Ultimately RC has decision on pass/fail. OASC is just a recommendation to the RC.
This is intersting and not what I thought.
But it is many years now since I went through OASC. Intersting none the less.
Just to give you an update. I completed the last OASC before lockdown, 17th March 2020.
Thankfully I have just been updated by Wing that I was successful.
One of us. One of us.
Congratulations on joining the dark side!
Thanks all. Great to get back into Uniform, even if it is only sitting in front of the laptop on virtual parade/ training evenings.
As my CO told me when he congratulated me on being commissioned, “Now you are in uniform it means its harder for you to leave!”.
What have I done!!
You’d think I sound cynical when I say this, but I’m not, you are a volunteer and it is always important to remember that.
I’m a year into being in uniform, I spent 4 as a CI. Always remember that it is okay to say no, otherwise you’ll see yourself quickly burn out and far too many young officers burn out, especially when given command early.
No it really isn’t. “Dear Sir. I quit. Please find enclosed all kit/uniform/keys I have which belongs to you. If you need me to complete any forms I’ll consider it but probably won’t.
That’s all you need, everything else is there internal admin
Congratulations (leaves room whistling theme from The Great Escape)
I think people forget the word no exists
It’s fine unless everyone says it for your flying slot… then the kids miss out
Not when it’s been left until last min to organise cover.
But you know what I mean
The CO is great and it really was meant as a joke, but I get all of your comments and thanks for the advice.
As you say it is all voluntary and the word NO is often underused, normally at the detriment to family feelings and commitments.
Don’t worry about a young officer getting burnt out; at 53 with 11 years Army service and 21 years Police service, you would think, I should know by now the dangers of volunteering for anything!
Well in true Army fashion, and I can still hear the phrases ringing out loud and clear, “Cheers easy” and “Stag on”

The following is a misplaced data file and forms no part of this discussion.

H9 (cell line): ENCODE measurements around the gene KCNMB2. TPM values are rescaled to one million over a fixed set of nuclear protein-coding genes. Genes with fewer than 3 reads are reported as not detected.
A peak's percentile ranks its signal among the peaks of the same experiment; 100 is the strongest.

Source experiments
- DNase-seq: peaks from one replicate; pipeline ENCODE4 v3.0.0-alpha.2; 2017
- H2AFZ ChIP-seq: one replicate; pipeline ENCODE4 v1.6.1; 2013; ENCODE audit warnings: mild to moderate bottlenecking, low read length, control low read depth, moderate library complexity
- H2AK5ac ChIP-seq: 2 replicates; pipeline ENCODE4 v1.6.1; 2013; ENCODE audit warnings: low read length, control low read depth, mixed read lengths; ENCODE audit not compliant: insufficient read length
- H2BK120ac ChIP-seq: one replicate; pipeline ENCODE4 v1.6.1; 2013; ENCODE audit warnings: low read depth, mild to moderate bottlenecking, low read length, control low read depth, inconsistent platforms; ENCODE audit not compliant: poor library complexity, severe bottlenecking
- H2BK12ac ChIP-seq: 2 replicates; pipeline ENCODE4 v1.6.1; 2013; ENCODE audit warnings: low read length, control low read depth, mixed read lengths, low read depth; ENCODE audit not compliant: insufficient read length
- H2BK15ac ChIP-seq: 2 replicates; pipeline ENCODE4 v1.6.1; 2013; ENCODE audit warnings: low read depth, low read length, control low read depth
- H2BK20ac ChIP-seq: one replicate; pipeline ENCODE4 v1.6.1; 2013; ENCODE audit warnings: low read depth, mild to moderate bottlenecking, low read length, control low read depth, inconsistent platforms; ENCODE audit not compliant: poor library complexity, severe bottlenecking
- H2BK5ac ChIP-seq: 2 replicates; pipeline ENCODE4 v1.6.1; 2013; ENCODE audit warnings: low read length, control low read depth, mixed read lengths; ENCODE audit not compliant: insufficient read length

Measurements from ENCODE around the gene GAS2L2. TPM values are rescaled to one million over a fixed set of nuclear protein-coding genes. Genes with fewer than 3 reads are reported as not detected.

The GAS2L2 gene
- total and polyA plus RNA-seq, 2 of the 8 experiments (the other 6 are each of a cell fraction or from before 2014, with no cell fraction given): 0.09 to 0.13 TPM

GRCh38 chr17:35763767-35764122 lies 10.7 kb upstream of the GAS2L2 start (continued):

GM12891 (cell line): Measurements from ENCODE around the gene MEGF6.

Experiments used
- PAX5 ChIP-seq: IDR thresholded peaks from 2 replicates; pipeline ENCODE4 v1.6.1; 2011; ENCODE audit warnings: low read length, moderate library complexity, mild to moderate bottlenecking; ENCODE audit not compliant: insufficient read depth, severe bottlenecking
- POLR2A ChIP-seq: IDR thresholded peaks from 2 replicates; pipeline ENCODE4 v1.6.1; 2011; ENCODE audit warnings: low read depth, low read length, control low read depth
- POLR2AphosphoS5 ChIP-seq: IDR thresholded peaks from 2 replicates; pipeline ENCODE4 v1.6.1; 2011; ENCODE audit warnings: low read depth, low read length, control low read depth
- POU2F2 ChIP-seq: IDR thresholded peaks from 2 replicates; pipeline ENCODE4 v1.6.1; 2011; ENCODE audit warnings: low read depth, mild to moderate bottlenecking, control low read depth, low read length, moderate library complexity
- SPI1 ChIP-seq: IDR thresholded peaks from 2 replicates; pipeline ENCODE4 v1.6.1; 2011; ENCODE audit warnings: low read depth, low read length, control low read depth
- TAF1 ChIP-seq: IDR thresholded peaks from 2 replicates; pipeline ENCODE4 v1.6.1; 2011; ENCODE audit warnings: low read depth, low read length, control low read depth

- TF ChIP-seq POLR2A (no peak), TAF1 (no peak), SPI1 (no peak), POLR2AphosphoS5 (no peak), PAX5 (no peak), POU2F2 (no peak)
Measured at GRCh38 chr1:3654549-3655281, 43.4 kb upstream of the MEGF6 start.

Hypothetical question…18 year old cadet goes through the application process to join the regulars as an officer. Passes the application process, including OASC and is offered a place on IOT. Whilst waiting the 6 months or so for the IOT to start, cadet gets a better offer to join a civvy company which he takes. Cadet then attends next sqn parade night and tells the OC he wants to be commissioned as a volunteer in the RAFAC, having already proved his potential as an officer. What would the process be and how long would it take?
Second question … how closely aligned is the RAFAC OASC to the new regular one day version?
Not sure there’s a formalised process, however I’d guess at a good natured Regional Commandant being willing to meet the individual and, after proof provided (letter inviting them to IOT, probably) to have the “let’s check you’re not a throbber” test and then allow them to be an APO pending attendance at OIC.
But circumstances sound fairly unique, so it’ll be more of a case by case.
In terms of what assessments they do? Pretty close.
In terms of what standards they’re judged by? Well …
On my RAFAC OASC report you could only score approx 50% marks. Huge chunks of assessment criteria on the mark sheet were blocked out as not relevant; “motivation for a career in the RAF” (May not be exact wording but you can see how that’s not relevant).
So as @OldNewbie says; I think the day is run pretty much the same, but the scoring is very different.
It would clearly be much harder to pass as a regular than as RAFAC, but then you have to keep in mind that the two are likely looking for different things from a young officer…
RAF - can we build this young person up in our vision and increase responsibility overtime.
RAFAC - can we immediately make this person safeguard lead and head of squadron of 50 of other peoples kids…
Smashing the RAF OASC may not mean the candidate Is fit for the RAFAC, certainly as being in the RAFAC doesn’t mean you’d be suitable in the RAF.
But should they be suitable, you’d hope some common sense would prevail and they wouldn’t have to redo. However, I would expect that they would.